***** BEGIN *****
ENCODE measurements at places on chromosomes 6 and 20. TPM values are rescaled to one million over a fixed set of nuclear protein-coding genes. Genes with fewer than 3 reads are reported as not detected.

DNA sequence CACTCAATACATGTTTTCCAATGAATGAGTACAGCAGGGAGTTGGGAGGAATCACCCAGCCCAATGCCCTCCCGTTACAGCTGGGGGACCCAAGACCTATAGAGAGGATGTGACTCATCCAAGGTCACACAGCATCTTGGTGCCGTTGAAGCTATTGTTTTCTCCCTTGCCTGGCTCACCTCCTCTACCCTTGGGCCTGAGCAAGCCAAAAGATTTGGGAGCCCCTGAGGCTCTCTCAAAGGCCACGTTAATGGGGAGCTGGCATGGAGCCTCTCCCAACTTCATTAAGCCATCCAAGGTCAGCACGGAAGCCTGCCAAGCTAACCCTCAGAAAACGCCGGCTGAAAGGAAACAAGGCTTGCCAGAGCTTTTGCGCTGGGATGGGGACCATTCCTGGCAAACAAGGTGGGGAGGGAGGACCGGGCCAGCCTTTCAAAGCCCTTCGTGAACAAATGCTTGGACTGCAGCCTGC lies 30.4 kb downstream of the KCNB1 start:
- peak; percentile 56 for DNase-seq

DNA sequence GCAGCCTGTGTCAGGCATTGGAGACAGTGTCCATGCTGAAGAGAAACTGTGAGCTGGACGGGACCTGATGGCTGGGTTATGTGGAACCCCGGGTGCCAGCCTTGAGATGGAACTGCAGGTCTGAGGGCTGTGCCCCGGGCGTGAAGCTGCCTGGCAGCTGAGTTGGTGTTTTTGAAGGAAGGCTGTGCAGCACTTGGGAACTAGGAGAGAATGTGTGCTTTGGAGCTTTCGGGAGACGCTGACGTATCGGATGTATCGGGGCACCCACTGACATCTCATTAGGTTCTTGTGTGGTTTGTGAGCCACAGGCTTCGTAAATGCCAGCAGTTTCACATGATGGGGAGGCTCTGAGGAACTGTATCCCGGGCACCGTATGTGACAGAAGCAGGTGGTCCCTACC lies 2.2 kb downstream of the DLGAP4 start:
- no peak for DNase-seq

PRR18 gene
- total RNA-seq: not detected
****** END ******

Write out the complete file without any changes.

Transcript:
ENCODE measurements at places on chromosomes 6 and 20. TPM values are rescaled to one million over a fixed set of nuclear protein-coding genes. Genes with fewer than 3 reads are reported as not detected.

DNA sequence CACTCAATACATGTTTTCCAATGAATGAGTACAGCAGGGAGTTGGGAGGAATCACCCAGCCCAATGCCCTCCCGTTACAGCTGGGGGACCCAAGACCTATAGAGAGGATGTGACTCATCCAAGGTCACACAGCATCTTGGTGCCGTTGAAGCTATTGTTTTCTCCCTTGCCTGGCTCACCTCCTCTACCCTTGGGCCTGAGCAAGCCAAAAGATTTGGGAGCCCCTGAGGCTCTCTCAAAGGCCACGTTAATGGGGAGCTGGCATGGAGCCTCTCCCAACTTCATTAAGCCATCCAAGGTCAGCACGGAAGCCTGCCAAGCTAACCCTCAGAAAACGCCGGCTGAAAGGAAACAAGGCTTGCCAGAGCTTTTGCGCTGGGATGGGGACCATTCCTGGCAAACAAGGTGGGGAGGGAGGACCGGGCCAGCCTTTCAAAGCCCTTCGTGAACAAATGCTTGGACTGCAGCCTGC lies 30.4 kb downstream of the KCNB1 start:
- peak; percentile 56 for DNase-seq

DNA sequence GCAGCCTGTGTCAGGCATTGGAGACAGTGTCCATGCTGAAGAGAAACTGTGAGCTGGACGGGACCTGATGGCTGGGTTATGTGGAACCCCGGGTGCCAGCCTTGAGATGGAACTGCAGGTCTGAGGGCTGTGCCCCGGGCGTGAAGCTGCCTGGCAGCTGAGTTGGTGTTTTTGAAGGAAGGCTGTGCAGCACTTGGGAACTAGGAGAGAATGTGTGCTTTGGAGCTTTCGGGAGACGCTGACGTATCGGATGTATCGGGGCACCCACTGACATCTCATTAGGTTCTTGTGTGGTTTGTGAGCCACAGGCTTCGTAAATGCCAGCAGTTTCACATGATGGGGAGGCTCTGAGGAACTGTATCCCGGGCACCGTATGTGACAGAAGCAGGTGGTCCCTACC lies 2.2 kb downstream of the DLGAP4 start:
- no peak for DNase-seq

PRR18 gene
- total RNA-seq: not detected